Breaking up (with) Facebook is hard to do. But not impossible


Zuckerberg spent vast sums of money buying Instagram ($US1 billion in 2012) and WhatsApp ($US19 billion in 2014) before either was generating revenue, let alone profit.

Perception of the merits of those deals has changed over time: first they were viewed as extremely risky moves taken by a young CEO; then, as Facebook’s share price continued its meteoric rise and its rivals withered, they were seen as acts of corporate genius.

Friends aren’t all they seem on Facebook, Twitter and Instagram.Credit:David Paul Morris

Increasingly, though, they are viewed as deeply problematic deals that eliminated potential competitors to Facebook and cemented its dominance in social communications to the detriment of broader society.

In its December report into digital platforms, the Australian competition regulator described Instagram as “the closest substitute to Facebook in both functionality and the size of its network” and questioned whether Facebook should have been allowed to buy it.

Loading

“With the benefit of hindsight, a view could be taken that this acquisition should not have been cleared or should have been subject to closer scrutiny,” it said.

Last year, many users who attempted to quit Facebook in the aftermath of its myriad scandals migrated straight across to Instagram without realising Facebook owns that platform, too. If not, (and as some users drift from public social networks to private messaging groups) there’s a strong chance they use WhatsApp instead.

“In the end people did not leave the company’s platforms en masse,” Hughes laments in his op-ed, referencing the utter failure of the #DeleteFacebook movement that sprung up last year  “After all, where would they go?”

The case for breaking up Facebook may be strong, but actually making it happen is far easier said than done.

Hughes has joined a growing chorus of voices calling for Facebook to be dismantled. They include US Senators Elizabeth Warren and Bernie Sanders,  who are both candidates for the Democratic Party’s nomination in next year’s presidential elections.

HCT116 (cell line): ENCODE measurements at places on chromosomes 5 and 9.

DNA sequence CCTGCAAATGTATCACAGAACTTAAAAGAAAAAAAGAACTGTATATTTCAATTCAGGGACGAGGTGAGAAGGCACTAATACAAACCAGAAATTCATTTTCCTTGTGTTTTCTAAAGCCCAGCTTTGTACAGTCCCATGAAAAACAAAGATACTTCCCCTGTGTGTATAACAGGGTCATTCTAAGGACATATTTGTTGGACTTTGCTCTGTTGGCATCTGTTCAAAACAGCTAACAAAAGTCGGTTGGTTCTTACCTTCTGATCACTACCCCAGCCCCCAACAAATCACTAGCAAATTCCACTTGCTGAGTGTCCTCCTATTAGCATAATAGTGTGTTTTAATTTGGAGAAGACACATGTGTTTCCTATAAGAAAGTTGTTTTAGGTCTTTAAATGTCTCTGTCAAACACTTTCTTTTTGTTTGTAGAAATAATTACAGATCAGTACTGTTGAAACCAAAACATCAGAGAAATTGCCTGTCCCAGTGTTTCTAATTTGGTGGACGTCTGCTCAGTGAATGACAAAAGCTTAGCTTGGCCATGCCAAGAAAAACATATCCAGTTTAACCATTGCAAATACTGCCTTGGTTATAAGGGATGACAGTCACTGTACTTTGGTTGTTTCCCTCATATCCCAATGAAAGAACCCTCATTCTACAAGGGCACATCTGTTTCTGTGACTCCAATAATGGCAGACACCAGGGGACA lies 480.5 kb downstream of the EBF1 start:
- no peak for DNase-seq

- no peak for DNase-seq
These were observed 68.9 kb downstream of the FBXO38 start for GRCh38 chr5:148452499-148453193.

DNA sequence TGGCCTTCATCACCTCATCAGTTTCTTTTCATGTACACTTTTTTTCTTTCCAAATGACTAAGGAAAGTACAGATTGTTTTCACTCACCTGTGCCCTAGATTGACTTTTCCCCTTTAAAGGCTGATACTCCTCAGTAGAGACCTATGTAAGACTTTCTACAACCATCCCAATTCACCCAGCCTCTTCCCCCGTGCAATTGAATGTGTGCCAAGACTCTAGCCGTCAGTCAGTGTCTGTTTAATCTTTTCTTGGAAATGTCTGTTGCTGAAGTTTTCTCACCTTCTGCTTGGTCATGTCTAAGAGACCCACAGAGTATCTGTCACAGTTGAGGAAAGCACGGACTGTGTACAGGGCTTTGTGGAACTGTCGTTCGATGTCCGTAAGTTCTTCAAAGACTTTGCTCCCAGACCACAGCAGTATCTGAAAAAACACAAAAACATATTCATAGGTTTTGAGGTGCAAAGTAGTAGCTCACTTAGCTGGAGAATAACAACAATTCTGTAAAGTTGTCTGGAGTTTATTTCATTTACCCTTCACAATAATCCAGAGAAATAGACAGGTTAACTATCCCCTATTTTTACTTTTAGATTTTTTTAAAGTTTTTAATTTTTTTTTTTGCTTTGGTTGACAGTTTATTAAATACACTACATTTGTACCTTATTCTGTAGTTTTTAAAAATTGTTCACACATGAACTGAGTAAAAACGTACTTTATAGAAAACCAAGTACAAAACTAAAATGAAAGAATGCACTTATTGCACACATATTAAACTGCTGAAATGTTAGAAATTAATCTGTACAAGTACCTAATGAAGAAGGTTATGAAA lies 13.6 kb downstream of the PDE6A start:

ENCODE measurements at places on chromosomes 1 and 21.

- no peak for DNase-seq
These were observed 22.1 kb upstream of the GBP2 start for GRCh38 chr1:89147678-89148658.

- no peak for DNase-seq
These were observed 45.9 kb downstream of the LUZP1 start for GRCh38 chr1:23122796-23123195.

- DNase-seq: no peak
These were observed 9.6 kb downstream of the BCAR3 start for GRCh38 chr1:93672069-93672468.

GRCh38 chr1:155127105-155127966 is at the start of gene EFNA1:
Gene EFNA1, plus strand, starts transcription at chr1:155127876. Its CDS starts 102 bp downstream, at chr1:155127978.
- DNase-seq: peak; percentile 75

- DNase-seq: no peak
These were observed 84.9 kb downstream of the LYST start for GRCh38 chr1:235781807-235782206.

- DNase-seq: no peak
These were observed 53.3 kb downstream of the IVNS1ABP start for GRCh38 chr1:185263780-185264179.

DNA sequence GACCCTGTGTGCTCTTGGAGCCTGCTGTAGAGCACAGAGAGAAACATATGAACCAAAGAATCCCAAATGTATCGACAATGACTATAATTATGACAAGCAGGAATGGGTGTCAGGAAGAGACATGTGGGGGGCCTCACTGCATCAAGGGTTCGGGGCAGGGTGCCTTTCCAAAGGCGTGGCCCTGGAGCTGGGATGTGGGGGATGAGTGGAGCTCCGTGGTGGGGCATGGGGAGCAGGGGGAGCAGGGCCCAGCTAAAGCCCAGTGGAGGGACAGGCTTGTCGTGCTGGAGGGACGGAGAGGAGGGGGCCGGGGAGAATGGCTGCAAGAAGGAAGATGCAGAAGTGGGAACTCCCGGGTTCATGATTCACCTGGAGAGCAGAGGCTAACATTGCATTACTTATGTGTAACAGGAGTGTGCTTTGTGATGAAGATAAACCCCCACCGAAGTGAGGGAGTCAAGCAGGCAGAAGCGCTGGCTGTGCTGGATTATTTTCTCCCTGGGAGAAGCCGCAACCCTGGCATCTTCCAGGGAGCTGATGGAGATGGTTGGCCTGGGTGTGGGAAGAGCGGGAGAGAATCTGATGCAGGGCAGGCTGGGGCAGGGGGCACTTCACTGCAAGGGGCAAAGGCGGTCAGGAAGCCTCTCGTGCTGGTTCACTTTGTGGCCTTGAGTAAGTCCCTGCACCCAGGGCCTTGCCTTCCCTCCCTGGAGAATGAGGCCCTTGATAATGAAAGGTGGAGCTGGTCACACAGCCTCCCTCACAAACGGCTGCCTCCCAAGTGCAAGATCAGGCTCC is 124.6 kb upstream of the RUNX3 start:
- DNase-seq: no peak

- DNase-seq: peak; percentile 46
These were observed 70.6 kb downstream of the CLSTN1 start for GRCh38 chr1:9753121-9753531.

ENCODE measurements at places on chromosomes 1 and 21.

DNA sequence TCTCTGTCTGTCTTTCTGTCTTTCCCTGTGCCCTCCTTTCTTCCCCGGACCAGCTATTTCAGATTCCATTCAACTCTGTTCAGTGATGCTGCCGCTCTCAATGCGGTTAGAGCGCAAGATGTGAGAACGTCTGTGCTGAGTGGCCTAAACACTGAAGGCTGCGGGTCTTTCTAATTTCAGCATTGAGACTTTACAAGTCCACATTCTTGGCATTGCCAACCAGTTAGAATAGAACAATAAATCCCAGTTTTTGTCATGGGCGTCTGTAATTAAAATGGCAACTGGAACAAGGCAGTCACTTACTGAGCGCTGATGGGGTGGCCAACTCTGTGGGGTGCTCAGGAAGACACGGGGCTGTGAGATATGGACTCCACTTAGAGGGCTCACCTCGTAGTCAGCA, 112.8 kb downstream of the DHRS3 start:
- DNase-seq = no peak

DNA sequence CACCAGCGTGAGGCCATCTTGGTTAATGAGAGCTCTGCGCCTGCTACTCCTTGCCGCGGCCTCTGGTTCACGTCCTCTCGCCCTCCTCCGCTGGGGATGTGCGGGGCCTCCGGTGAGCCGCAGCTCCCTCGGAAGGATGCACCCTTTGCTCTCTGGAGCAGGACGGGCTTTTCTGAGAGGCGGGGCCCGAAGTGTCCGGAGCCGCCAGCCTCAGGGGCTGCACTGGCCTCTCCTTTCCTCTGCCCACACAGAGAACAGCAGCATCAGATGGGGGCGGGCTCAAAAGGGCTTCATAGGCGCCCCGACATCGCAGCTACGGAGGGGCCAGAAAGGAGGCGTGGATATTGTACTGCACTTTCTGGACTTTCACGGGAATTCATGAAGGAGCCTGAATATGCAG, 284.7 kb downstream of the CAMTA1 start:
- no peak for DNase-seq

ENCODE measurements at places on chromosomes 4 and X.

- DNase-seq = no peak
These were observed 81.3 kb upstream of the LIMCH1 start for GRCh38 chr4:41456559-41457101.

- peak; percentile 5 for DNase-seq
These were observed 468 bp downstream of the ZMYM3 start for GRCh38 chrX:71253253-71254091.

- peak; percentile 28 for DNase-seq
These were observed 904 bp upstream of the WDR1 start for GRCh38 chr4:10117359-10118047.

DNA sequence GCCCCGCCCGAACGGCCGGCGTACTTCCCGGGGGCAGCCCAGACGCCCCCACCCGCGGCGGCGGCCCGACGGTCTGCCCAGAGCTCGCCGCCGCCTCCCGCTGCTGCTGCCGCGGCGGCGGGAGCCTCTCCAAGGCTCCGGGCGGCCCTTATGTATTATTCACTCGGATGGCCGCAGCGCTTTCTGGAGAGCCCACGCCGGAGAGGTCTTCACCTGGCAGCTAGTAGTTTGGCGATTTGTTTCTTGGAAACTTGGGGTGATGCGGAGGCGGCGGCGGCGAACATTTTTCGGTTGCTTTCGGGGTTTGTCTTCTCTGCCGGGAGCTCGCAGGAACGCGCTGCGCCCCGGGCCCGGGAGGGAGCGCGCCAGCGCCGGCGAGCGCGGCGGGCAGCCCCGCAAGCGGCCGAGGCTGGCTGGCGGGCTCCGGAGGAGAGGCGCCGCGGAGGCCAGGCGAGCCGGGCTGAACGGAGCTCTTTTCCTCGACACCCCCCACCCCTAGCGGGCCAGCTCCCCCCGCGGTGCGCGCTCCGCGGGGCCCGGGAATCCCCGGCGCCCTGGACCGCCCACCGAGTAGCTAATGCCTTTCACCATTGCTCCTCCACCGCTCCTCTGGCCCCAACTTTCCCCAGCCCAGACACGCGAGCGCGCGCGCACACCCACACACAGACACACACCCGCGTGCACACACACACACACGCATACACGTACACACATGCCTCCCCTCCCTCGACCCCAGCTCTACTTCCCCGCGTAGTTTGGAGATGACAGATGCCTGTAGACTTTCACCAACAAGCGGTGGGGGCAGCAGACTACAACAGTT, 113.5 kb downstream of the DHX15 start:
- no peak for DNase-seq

The ACCC wants powers to scrutinise future strategic acquisitions by Facebook (and Google). But, while this proposal has a lot of merit, it wouldn’t do anything to force Facebook to divest Instagram or WhatsApp.

Democrat presidential candidate Elizabeth Warren has called for the break-up of Facebook.

Democrat presidential candidate Elizabeth Warren has called for the break-up of Facebook.Credit:AP

And the horse may have already bolted: there may not be any future acquisitions for the ACCC to review. For instance, Facebook did not need to buy Snapchat to ape its ‘stories’ video format, which has become a highly popular feature of both the main blue app and Instagram.

US competition laws view corporate activity through the narrow lens of the impact on consumers, as measured through prices. Both Instagram and WhatsApp are free services, so from the perspective of US regulators at the time, there was nothing to see here.

Warren’s plan relies on employing tougher regulators, but also the passage of new legislation that would reclassify big tech companies as “platform utilities”, which would not allow them to own competing services.

There are signs of  support among Republicans for more regulation of tech companies, but getting new laws through America’s bitterly dividend and at times completely insane Congress is no easy feat these days. And that’s before the inevitable court challenges that will follow any break-up attempts are even considered.

In short, any attempt to get Facebook to divest Instagram and WhatApp will require a lot of political resolve, and global co-ordination. These are two qualities that are not in abundance in the international community these days.

As users will attest, breaking up with Facebook is hard, but not impossible. Regulators and lawmakers might find that dismantling Facebook the company is a similar challenge.

Foxtel’s funding raises questions

The revelation that Foxtel had to rely on a $300 million loan from its biggest shareholder News Corp to cover debts maturing in April is a worrying sign for the pay TV platform.

The fact that Telstra, 35 per cent shareholder in Foxtel, did not tip any money in, is also highly significant. News and Telstra have long clashed over Foxtel and it is clear the telco wants out.  The problem is, Foxtel’s apparent inability to raise debt on the open market suggests it is not in any position to be sold.

Foxtel’s new streaming service KayoSports is growing solidly. But long-term questions about the product remain:  can it grow big enough to offset the declines in Foxtel’s traditional (and much more expensive) pay TV products?  And if so, how quickly?

John McDuling is a business, media and technology writer for The Sydney Morning Herald and The Age.

Most Viewed in Business

Loading



Business

Related posts

Make a comment